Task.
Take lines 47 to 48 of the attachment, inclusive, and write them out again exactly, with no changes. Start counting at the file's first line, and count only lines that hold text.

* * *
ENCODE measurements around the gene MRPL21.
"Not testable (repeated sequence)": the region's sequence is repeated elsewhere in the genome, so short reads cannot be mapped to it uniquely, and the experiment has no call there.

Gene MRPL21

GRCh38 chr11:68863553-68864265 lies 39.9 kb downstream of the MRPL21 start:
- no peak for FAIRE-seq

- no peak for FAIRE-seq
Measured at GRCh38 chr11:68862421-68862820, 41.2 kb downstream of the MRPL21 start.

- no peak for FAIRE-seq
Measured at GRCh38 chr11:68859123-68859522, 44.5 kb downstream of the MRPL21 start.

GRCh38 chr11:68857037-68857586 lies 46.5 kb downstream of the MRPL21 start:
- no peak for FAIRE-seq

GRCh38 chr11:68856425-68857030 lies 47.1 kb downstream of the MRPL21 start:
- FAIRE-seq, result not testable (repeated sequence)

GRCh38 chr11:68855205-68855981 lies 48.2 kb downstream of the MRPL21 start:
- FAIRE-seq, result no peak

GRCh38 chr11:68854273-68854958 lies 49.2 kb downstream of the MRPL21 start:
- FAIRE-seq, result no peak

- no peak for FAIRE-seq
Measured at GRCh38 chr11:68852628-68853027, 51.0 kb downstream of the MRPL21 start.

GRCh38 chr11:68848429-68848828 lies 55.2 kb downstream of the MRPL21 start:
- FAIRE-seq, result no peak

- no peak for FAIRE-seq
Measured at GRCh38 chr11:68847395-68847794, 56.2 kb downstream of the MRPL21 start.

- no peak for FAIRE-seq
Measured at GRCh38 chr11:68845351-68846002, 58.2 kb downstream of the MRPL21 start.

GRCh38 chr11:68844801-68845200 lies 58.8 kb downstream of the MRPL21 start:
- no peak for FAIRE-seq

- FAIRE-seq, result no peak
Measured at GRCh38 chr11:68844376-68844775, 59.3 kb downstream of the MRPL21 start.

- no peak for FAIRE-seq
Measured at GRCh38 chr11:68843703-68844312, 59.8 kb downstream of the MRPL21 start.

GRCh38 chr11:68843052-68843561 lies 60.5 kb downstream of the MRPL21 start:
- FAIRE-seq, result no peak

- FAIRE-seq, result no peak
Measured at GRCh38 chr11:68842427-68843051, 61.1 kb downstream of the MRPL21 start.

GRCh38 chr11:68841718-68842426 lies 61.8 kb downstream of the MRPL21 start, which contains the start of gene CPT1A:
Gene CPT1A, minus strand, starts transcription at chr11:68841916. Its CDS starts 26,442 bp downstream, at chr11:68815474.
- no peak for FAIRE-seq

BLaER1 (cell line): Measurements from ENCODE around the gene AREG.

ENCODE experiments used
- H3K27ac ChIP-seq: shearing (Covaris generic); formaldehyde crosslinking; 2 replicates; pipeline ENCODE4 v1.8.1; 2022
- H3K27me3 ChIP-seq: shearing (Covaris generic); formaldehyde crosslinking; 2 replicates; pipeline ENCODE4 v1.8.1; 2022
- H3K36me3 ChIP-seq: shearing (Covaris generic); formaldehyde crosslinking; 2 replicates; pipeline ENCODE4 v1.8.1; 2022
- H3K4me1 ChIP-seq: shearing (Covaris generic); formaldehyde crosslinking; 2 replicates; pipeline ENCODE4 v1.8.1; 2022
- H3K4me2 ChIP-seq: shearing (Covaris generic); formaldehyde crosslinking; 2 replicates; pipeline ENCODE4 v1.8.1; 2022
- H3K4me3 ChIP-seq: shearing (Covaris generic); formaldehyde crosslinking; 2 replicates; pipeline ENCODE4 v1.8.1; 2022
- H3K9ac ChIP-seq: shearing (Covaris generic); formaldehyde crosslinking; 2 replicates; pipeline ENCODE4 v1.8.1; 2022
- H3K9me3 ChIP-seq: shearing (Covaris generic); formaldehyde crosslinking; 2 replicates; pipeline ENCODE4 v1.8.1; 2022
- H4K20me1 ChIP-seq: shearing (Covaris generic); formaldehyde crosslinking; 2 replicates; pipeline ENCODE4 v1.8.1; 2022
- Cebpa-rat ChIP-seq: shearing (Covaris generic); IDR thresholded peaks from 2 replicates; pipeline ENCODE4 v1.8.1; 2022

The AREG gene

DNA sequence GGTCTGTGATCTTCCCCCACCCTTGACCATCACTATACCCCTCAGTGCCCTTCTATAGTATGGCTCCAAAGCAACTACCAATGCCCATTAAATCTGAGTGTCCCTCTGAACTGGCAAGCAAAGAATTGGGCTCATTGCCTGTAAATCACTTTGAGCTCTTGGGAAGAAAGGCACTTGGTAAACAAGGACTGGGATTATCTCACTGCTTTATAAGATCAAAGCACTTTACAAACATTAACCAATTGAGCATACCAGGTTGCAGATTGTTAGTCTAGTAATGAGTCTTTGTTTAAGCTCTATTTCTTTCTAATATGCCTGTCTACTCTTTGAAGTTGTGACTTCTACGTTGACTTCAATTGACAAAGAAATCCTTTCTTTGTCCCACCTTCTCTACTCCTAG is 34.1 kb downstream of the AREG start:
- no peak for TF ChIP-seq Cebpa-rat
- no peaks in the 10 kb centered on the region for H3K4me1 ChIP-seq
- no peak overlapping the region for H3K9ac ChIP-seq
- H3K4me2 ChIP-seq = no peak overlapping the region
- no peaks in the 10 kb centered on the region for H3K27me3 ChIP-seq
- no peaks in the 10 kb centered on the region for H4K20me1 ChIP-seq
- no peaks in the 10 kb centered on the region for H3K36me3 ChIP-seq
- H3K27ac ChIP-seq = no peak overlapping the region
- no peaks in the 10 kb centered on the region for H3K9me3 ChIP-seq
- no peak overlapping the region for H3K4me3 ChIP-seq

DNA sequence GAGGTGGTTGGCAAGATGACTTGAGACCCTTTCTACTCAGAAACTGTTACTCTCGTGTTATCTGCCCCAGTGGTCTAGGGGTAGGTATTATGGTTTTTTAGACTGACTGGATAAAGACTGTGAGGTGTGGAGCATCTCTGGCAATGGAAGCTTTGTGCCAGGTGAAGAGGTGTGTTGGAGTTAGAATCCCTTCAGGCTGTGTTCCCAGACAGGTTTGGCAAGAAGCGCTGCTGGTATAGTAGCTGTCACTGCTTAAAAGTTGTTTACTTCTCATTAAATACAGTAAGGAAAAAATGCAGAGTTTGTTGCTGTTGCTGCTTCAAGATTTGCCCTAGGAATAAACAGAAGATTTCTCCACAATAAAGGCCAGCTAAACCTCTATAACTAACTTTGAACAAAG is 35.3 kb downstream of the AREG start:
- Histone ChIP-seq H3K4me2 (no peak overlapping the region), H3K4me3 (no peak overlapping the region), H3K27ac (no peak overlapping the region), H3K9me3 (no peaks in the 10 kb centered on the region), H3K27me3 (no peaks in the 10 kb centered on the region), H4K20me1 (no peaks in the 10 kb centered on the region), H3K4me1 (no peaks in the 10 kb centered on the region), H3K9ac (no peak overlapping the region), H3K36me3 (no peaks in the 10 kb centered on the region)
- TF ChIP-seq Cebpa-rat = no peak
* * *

- H3K9ac ChIP-seq: shearing (Covaris generic); formaldehyde crosslinking; 2 replicates; pipeline ENCODE4 v1.8.1; 2022
- H3K9me3 ChIP-seq: shearing (Covaris generic); formaldehyde crosslinking; 2 replicates; pipeline ENCODE4 v1.8.1; 2022